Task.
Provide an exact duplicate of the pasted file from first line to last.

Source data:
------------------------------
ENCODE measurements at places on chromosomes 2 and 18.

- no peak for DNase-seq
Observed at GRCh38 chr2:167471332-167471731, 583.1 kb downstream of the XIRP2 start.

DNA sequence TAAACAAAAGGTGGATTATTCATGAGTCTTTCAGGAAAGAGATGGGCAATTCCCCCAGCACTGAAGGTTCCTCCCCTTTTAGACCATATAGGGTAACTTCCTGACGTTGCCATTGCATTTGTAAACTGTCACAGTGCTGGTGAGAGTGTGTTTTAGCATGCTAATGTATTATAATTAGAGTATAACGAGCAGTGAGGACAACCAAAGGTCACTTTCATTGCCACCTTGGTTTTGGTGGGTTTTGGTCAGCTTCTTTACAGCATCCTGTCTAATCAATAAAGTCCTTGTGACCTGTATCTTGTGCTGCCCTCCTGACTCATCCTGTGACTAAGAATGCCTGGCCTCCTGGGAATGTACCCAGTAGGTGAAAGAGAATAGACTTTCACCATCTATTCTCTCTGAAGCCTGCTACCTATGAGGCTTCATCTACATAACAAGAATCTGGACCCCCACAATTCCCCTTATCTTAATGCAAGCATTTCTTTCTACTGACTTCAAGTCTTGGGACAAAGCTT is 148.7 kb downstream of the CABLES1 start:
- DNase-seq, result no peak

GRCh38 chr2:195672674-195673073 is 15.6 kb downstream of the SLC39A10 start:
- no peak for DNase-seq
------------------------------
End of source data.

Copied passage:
ENCODE measurements at places on chromosomes 2 and 18.

- no peak for DNase-seq
Observed at GRCh38 chr2:167471332-167471731, 583.1 kb downstream of the XIRP2 start.

DNA sequence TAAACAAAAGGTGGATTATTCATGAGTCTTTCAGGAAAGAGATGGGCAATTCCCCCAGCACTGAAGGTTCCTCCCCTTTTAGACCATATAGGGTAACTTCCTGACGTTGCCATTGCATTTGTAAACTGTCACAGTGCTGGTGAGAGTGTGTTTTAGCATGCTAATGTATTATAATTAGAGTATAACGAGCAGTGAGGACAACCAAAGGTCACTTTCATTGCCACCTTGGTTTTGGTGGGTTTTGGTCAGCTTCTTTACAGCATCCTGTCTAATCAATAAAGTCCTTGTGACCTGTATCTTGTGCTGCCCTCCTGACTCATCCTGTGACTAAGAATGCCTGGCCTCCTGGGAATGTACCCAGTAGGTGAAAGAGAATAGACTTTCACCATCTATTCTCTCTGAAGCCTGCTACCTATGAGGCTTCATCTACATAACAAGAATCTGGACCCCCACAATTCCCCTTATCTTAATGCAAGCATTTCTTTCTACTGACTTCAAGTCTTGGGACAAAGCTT is 148.7 kb downstream of the CABLES1 start:
- DNase-seq, result no peak

GRCh38 chr2:195672674-195673073 is 15.6 kb downstream of the SLC39A10 start:
- no peak for DNase-seq